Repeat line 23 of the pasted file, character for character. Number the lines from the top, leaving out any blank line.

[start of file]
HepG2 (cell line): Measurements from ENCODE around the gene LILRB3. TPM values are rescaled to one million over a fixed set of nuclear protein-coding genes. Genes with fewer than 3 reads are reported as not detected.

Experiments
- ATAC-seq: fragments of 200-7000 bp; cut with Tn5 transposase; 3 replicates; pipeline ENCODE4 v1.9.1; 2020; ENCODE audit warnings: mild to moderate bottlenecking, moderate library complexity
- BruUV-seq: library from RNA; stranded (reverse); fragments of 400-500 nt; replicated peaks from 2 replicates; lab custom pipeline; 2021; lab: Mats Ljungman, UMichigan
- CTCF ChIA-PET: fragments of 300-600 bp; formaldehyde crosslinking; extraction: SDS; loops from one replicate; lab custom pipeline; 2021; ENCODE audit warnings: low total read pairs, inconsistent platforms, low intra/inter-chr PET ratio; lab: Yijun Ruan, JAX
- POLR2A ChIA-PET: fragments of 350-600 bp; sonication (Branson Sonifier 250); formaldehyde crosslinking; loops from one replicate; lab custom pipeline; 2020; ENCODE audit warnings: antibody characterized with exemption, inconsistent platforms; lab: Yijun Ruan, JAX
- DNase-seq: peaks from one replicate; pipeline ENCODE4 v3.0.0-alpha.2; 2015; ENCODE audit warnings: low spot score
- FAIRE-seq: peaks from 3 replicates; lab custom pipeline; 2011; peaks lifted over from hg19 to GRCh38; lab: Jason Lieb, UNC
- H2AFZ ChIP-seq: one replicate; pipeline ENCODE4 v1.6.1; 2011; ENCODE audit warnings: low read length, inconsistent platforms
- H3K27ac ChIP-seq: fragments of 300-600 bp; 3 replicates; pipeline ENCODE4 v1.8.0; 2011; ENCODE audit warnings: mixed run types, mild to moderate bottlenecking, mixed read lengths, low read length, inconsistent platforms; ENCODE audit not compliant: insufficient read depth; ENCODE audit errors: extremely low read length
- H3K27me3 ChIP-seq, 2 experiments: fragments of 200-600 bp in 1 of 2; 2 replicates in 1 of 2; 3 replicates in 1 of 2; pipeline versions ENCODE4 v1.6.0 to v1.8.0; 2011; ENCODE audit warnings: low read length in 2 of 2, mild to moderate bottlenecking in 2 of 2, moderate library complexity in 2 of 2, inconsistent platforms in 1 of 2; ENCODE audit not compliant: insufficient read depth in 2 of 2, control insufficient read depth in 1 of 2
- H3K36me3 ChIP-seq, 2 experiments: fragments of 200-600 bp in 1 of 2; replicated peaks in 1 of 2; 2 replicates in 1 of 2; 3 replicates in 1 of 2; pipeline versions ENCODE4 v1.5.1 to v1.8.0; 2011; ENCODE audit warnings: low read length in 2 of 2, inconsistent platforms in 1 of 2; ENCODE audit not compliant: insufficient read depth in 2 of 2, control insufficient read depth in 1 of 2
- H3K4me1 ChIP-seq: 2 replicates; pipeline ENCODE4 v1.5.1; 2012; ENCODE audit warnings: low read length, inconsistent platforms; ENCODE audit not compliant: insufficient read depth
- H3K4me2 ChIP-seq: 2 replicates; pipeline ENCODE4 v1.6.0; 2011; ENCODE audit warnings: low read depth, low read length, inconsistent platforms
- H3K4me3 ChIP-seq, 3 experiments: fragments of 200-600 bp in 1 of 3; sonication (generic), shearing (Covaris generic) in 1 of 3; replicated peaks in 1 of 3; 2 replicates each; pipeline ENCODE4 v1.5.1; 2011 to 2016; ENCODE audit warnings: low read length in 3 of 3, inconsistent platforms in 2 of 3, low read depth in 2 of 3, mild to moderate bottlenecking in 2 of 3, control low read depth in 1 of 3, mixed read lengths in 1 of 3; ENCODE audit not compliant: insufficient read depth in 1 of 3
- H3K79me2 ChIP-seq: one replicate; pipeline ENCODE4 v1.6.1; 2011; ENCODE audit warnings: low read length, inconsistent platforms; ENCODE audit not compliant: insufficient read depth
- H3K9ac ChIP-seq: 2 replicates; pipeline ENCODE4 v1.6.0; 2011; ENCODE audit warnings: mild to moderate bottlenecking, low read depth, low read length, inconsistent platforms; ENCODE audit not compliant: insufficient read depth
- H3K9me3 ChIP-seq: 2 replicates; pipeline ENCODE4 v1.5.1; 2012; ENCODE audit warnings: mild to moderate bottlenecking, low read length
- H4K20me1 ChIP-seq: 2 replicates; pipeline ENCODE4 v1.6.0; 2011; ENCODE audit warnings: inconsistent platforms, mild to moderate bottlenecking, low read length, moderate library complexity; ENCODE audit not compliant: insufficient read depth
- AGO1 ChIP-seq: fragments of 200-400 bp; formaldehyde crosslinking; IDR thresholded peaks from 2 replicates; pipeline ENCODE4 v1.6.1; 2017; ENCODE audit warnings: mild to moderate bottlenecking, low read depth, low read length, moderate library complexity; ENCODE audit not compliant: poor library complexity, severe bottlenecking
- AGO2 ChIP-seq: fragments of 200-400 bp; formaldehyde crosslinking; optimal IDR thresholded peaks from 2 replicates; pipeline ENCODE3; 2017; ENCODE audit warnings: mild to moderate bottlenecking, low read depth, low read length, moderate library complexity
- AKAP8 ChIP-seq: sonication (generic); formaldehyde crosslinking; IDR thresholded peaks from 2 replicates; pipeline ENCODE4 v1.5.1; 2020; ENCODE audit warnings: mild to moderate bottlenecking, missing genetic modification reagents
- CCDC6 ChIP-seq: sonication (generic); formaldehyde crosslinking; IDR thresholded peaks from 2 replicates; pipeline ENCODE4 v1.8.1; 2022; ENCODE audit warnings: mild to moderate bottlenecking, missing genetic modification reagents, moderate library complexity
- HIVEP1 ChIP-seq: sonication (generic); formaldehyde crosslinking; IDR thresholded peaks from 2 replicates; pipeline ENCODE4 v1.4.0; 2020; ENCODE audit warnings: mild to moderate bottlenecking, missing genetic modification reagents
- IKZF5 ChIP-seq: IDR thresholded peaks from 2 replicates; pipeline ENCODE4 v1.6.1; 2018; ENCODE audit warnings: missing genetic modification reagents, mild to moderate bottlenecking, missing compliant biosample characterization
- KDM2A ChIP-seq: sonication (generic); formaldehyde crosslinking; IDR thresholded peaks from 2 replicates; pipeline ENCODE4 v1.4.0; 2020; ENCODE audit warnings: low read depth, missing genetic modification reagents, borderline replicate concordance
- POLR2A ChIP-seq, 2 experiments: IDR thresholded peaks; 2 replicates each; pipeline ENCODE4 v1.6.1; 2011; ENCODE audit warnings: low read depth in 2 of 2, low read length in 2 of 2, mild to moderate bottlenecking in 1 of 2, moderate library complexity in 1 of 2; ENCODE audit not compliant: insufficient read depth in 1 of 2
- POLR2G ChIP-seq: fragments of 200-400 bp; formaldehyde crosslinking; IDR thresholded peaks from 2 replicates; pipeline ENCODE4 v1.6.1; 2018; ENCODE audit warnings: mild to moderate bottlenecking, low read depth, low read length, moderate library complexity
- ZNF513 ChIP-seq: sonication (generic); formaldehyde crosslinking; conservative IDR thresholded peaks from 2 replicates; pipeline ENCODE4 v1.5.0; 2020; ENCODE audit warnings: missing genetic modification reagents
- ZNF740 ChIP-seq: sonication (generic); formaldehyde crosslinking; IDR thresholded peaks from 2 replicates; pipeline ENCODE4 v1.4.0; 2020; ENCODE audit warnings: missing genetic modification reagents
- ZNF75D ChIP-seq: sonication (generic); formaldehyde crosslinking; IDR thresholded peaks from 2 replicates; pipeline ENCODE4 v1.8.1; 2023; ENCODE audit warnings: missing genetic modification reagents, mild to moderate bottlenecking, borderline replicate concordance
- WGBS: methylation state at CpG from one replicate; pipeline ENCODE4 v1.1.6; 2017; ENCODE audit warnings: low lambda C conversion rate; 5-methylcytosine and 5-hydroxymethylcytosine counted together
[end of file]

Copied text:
- CCDC6 ChIP-seq: sonication (generic); formaldehyde crosslinking; IDR thresholded peaks from 2 replicates; pipeline ENCODE4 v1.8.1; 2022; ENCODE audit warnings: mild to moderate bottlenecking, missing genetic modification reagents, moderate library complexity